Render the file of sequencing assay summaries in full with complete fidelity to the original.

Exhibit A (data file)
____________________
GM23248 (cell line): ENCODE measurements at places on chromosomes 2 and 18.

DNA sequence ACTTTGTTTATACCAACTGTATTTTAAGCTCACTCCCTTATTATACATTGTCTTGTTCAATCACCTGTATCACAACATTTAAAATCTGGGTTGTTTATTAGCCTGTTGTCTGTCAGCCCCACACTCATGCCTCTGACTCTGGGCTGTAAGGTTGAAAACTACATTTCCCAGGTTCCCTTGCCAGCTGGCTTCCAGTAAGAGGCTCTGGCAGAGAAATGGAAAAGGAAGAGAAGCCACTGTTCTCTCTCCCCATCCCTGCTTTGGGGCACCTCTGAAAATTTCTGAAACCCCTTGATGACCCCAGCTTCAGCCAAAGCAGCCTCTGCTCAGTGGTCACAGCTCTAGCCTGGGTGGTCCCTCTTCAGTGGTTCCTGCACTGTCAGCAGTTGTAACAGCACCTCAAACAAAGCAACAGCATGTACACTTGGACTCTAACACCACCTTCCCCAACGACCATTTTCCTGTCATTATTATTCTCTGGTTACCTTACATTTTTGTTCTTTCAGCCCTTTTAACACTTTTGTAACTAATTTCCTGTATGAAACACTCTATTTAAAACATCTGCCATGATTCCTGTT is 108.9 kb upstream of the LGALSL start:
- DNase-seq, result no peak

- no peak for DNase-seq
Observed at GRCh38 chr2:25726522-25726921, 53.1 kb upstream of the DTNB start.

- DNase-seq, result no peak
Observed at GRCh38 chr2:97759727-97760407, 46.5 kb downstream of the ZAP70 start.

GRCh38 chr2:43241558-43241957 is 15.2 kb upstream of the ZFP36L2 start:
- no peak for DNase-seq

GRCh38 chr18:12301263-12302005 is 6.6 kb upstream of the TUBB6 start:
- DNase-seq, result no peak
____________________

GM23248 (cell line): ENCODE measurements at places on chromosomes 2 and 18.

DNA sequence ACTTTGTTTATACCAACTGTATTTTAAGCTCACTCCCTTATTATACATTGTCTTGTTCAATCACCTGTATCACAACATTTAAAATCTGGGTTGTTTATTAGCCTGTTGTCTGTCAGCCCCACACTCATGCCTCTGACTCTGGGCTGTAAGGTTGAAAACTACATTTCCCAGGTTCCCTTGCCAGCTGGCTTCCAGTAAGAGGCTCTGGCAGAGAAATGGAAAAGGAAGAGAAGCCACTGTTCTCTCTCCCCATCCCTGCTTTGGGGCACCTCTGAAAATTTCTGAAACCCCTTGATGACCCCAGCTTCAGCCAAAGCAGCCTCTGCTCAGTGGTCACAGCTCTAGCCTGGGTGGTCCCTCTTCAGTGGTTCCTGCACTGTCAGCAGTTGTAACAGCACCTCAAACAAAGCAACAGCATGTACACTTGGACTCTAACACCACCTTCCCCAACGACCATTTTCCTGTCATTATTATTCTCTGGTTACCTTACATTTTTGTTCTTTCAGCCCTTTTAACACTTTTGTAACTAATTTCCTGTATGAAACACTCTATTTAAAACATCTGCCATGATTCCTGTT is 108.9 kb upstream of the LGALSL start:
- DNase-seq, result no peak

- no peak for DNase-seq
Observed at GRCh38 chr2:25726522-25726921, 53.1 kb upstream of the DTNB start.

- DNase-seq, result no peak
Observed at GRCh38 chr2:97759727-97760407, 46.5 kb downstream of the ZAP70 start.

GRCh38 chr2:43241558-43241957 is 15.2 kb upstream of the ZFP36L2 start:
- no peak for DNase-seq

GRCh38 chr18:12301263-12302005 is 6.6 kb upstream of the TUBB6 start:
- DNase-seq, result no peak